For business this seems to indicate an over-arching purpose of enlightenment for all those in a business and the corresponding service to the surrounding environment and peoples. In other words many now have the hope that the institution of business offers the most fertile ground for application and development of the emerging paradigm. Then business, through the developing individuals in it, can begin to take responsibility for the whole rather than just operating in a competitive market system with its attendant negative externalities.
The key question, then, is how do we get there from here? How can we move from the current idea of business based on the scientific paradigm to something more humane and functional? How we can we start living our deepest held values and beliefs?
Historically, there is not much hope for a smooth transition to a new worldwide paradigm. Not only is there the violence noted earlier, but there haven't existed technologies for making this change. Kuhn seems to offer only one: The leaders of the old paradigm will die off. This is clearly not a viable alternative today since the pace of events is so accelerated and life expectancies are at such a high level and increasing around the world.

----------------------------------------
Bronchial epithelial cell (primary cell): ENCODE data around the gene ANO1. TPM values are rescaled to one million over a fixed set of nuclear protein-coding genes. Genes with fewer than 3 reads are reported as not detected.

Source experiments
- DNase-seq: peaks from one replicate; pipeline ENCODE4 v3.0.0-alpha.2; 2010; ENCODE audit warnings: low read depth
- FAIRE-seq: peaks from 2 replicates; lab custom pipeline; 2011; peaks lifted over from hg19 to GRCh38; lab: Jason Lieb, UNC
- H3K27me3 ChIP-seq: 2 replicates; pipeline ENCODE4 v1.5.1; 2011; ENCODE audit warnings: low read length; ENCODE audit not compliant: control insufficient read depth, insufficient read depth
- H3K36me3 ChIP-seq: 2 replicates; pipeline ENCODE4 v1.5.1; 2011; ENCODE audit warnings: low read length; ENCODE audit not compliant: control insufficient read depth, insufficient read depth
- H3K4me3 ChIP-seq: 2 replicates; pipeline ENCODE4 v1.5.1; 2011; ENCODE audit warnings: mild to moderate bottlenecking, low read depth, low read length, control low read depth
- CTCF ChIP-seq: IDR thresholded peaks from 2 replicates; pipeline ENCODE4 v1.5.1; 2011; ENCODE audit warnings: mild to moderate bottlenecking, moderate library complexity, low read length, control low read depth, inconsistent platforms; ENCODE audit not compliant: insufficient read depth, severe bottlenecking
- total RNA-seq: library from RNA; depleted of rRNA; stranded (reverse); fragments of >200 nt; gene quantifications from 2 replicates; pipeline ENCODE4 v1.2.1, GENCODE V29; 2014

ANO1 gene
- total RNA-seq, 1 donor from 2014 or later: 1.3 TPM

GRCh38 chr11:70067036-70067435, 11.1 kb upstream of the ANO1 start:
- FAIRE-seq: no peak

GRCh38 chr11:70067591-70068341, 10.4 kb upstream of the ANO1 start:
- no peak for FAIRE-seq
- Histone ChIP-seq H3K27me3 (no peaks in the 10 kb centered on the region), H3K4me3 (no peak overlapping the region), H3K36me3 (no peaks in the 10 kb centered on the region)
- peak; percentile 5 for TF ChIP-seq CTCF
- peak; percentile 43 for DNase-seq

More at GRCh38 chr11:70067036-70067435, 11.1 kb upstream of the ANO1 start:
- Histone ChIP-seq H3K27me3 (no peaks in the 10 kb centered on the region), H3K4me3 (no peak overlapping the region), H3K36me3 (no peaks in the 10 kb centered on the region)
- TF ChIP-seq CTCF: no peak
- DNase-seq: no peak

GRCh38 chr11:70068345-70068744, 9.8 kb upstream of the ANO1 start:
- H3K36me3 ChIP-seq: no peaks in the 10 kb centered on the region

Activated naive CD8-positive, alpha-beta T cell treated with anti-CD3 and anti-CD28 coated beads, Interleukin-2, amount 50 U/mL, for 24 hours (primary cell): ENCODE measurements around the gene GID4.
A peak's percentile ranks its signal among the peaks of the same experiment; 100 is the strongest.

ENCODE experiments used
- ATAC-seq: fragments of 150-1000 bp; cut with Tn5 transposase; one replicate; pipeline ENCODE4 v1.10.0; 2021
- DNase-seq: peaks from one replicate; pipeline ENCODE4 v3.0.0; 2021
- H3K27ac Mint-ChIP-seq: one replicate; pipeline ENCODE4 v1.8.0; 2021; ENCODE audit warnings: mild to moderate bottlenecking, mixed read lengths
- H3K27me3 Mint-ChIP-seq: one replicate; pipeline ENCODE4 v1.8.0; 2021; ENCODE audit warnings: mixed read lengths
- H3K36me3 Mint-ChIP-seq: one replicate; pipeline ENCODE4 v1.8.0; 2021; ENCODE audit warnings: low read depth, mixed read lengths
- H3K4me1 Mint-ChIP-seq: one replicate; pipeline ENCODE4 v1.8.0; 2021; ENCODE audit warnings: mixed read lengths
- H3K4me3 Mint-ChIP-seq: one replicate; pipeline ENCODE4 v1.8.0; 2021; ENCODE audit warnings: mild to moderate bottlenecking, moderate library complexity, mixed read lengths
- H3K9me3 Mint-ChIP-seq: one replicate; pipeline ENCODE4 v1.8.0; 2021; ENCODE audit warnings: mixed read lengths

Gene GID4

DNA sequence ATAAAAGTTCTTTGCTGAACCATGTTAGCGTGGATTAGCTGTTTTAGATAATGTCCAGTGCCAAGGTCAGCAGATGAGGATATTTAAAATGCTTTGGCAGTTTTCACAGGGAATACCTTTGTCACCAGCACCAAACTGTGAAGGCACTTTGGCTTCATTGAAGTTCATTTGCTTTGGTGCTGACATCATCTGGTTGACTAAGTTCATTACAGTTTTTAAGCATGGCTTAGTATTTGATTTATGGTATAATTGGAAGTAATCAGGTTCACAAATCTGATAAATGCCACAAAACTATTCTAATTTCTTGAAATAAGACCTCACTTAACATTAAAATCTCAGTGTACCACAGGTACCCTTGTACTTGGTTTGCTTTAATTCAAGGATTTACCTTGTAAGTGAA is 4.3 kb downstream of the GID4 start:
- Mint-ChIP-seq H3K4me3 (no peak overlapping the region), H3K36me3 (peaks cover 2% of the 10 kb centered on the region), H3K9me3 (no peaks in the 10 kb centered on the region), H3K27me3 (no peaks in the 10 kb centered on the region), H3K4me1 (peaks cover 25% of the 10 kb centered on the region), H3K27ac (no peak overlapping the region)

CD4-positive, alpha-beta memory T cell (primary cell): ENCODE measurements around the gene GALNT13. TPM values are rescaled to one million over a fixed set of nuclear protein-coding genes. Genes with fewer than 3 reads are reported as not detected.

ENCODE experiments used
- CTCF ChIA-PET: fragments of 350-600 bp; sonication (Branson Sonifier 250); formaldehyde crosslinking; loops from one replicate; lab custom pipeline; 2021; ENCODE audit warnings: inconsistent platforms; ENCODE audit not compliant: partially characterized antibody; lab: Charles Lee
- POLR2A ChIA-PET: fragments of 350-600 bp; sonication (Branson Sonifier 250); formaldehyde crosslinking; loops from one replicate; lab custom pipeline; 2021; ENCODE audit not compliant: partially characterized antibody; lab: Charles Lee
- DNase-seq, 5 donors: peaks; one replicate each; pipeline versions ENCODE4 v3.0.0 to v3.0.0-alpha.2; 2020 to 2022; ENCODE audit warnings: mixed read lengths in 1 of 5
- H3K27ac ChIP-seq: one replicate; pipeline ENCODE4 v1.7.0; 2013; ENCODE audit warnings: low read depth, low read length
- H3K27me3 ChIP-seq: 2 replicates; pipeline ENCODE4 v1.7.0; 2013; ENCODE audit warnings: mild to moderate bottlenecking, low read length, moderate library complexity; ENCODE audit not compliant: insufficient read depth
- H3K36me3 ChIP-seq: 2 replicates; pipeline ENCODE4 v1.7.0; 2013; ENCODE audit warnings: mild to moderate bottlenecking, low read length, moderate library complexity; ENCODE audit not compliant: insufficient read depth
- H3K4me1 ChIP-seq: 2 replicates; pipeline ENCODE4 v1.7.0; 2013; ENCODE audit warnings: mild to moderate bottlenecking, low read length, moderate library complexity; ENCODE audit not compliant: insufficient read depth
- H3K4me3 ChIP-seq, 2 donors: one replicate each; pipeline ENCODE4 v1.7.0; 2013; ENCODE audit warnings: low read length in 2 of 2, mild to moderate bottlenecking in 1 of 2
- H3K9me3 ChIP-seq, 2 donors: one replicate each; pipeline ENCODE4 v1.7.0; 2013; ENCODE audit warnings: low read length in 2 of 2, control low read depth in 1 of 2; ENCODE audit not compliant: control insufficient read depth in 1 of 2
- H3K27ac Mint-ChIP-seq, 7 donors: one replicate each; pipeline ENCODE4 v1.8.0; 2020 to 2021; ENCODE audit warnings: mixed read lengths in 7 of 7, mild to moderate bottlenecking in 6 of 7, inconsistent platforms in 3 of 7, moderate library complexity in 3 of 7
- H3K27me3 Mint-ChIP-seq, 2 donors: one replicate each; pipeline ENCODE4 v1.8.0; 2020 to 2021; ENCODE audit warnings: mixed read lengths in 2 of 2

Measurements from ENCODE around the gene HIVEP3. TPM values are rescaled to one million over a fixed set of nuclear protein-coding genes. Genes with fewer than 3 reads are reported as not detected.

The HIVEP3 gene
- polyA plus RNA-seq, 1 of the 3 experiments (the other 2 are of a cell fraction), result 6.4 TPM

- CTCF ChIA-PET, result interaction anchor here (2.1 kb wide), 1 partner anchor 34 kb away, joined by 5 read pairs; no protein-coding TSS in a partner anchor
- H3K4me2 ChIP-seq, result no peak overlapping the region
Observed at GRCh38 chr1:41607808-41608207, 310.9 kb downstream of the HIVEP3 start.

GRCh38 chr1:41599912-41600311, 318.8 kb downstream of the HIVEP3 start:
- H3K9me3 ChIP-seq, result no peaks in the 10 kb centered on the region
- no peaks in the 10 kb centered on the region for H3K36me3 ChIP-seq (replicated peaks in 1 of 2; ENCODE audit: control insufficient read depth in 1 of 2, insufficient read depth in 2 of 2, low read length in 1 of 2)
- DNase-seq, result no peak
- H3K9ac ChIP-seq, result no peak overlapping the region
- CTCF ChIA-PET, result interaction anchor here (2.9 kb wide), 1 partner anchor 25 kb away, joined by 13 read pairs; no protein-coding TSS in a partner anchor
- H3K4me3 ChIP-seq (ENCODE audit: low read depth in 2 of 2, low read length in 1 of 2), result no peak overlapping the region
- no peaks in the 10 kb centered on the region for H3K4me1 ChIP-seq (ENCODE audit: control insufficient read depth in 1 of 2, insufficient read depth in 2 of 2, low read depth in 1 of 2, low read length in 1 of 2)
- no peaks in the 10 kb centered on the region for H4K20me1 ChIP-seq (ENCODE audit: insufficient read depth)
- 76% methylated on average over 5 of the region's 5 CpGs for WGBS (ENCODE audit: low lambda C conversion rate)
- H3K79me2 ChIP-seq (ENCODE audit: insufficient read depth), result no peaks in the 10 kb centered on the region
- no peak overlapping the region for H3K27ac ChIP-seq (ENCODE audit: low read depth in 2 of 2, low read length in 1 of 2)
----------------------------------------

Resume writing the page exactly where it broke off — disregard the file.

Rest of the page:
The process itself, however, does offer some hope. And this is where community building and related technologies come into play. Over and over we see that the four stages of community building--pseudocommunity, chaos, emptiness, and community--are represented in models of the general change process. This implies that the process that we do at the group level is supported by and supports change at other levels.